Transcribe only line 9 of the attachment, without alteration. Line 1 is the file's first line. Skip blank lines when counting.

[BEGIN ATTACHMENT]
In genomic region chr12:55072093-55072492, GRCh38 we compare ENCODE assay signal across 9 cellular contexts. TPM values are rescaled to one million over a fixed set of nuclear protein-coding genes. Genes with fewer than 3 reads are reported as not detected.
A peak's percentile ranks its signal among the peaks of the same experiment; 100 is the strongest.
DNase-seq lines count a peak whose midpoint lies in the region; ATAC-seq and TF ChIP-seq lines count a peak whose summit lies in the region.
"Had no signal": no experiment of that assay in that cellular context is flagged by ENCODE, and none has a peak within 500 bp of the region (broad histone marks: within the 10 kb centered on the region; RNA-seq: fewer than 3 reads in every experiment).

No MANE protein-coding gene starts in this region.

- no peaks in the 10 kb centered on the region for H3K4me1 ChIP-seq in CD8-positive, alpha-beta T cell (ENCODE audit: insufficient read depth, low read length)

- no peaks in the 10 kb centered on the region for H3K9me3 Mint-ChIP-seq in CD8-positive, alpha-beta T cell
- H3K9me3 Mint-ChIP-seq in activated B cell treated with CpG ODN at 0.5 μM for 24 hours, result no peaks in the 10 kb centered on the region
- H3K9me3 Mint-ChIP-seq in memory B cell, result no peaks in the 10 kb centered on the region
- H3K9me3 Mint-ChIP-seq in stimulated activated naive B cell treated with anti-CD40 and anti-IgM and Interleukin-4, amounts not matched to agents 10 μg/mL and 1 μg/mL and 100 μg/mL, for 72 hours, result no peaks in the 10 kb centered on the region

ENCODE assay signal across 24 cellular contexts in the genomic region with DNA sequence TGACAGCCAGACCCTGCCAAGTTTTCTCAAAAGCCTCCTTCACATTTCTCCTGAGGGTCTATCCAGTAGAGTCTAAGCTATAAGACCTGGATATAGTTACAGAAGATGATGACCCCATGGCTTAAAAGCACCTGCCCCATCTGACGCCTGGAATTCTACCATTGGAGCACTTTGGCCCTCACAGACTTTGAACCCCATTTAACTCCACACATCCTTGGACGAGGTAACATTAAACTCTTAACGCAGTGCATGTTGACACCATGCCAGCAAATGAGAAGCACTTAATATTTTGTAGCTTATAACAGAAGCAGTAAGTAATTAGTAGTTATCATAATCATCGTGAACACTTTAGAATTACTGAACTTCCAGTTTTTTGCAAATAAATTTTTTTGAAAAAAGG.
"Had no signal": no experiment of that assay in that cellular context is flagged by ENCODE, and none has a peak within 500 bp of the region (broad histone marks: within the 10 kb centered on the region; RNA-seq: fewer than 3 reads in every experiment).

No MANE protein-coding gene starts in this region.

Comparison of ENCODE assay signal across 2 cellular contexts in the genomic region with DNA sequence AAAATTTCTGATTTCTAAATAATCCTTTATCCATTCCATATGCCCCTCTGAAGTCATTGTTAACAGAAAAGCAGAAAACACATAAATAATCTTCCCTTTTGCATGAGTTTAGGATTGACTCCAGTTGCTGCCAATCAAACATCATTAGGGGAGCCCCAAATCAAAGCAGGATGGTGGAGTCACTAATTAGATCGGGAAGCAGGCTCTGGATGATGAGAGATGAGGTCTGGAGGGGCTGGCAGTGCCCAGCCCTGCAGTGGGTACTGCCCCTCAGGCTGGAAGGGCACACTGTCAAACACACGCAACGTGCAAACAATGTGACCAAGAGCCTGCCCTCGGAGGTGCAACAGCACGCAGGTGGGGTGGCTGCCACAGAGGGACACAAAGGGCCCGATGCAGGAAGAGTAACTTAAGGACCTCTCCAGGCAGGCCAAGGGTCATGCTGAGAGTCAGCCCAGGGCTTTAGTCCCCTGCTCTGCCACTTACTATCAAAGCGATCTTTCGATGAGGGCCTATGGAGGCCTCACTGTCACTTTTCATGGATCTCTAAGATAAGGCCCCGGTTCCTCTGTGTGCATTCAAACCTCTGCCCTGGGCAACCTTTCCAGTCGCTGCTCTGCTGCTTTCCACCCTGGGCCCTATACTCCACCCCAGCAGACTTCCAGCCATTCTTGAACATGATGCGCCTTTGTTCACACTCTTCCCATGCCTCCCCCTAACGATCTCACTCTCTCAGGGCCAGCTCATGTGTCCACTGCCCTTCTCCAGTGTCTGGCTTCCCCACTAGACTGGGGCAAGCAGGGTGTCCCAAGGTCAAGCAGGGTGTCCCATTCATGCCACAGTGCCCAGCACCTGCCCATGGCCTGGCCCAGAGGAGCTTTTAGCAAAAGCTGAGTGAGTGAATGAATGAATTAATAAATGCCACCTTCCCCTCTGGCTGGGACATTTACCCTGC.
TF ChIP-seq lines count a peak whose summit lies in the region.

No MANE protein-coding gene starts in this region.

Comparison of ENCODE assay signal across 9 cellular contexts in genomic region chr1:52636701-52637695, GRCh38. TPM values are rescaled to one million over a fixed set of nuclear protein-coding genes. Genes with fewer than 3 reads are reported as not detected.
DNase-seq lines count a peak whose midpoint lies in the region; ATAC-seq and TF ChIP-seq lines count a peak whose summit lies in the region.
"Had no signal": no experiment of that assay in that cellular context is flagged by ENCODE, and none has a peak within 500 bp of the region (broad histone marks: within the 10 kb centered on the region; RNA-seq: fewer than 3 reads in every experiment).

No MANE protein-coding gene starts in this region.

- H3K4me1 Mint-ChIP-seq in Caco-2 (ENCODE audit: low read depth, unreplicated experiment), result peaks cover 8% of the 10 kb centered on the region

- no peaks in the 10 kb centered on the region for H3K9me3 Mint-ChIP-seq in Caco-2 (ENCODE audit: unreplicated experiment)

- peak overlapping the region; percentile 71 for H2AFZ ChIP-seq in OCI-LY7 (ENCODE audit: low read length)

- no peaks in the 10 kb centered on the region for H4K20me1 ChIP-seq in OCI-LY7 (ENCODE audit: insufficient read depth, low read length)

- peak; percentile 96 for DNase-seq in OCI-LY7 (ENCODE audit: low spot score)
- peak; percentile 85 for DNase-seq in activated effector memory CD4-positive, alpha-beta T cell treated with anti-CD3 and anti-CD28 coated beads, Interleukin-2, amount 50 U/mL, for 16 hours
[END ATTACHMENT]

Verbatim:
- H3K9me3 Mint-ChIP-seq in memory B cell, result no peaks in the 10 kb centered on the region